2015 ISAKOS Biennial Congress ePoster #2428
Arthroscopic Latissimus Dorsi Transfer for Irreparable Posterosuperior Rotator Cuff Tear. Does it Restore Active External Rotation?
Jose Silberberg, MD, PhD, Madrid, Madrid SPAIN
Gilles Walch, MD, Lyon FRANCE
Jose-Ramón Muiña Rullan, MD, Madrid, Madrid SPAIN
Martín Alejandro Giménez, MD, Villa Del Rosario, Entre Ríos ARGENTINA
Gianezio Paribelli ITALY
IMDOR - Hospital NIsa Pardo de Aravaca, Madrid, Madrid, SPAIN
FDA Status Not Applicable
Summary: One of the factors that could influence clinical outcome after LDTT in masive rotator cuff tears is the teres minor status: in our study, fatty infiltration, equal or grater than 2, showed to be significantly less favourable than shoulders with healthier teres minor in terms of active external rotation in abbduction.
Clinical outcomes–mid to long term follow-up after a LDTT have been reported in the literature, however there is scarce data on factors that may influence prognosis.
To perform a comparative analysis of final results after arthroscopic LDTT (Paribelli Technique) as a primary procedure in patients with irreparable rotator cuff tears, with and without teres minor fatty infiltration.
We hypothesize that after LDTT procedure, patients with teres minor fatty infiltration could restore but not improve active external rotation of the shouler.
Seventeen consecutive patients who underwent LDTT assisted by arthroscopy (Paribelli procedure) for massive irreparable posterosuperior rotator cuff tears were prospectively reviewed clinically and radiographically.
Patients were divided into two groups in relation to teres minor status: fatty infiltration according to the Goutallier Classification. Group I: stage 0 - 2 of fatty infiltration, and Group II associated to greater than stage 2. Mean follow-up was 28 months (range, 18-44).
None patients presented subscapularis tear, gleno-humeral (GH) osteoarthritis, shoulder stiffness or previous surgeries. Active range of motion included external rotation in adduction-abduction and Constant modified score. Radiological evaluation: postoperative MR images to evaluate the presence and the integration of the tendon transferred to the greater tuberosity were observed.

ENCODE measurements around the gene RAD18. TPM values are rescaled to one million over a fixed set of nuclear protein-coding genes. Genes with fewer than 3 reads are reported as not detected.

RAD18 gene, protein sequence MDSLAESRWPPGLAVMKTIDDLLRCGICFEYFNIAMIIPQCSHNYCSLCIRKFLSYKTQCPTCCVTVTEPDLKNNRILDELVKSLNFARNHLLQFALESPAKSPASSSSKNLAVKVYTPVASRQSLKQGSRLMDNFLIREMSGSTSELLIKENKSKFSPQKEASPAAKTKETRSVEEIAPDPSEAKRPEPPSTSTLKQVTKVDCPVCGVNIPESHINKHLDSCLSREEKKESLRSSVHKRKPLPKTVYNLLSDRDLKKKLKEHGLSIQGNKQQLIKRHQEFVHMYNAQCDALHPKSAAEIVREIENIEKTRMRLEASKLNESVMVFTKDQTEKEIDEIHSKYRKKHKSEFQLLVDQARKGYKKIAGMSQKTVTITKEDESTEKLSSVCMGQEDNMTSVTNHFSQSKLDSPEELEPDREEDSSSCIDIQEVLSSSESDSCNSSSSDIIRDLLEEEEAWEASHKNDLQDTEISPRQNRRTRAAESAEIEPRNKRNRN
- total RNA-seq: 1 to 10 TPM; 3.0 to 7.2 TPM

Following LDTT, patients of both groups except one would have the same surgery again. Constant score significantly improved in both groups: Group I from 51 to 66,33 while in Group II from 48,25 to 60,75 (range, 57-65).
Patients improved significantly in terms of flexion, abduction, external rotation in adduction and abduction, as well as in strength.
Differences between preoperative and postoperative active external rotation were significant within each group (p< .05) and between both groups. (p< .001). AER in adduction: Group I from 29,44 to 50,56; Group II from 10 to 28,13. AER in 90º abduction: Group I: from 26,11 to 52,22; Group II: from 13,73 to 21,25.
Strength evaluation: AER in adduction assessment. Group I: from 2,88 to 4,8; Group II: from 1,75 to 3,25. AER in 90º abduction: Group I: from 2,33 to 3,22 and in Group II: From 1 to 1.
MR images did not allowed to confirm the integrity of the LDTT in 5 cases of 17 patients at the final follow-up but pain relief and maintenance in function were almost the same along the study. Included theses particular cases.
Latissimus dorsi tendon transfer is a useful surgical procedure for active patients who present an irreparable posterosuperior rotator cuff tear. It improves active forward elevation and abduction of the shoulder, however, it allow to maintain but not improve the active external rotation in 90º of abduction in those cases with a presence of fatty infiltration of the teres minor greater than stage 2 in the preoperative images.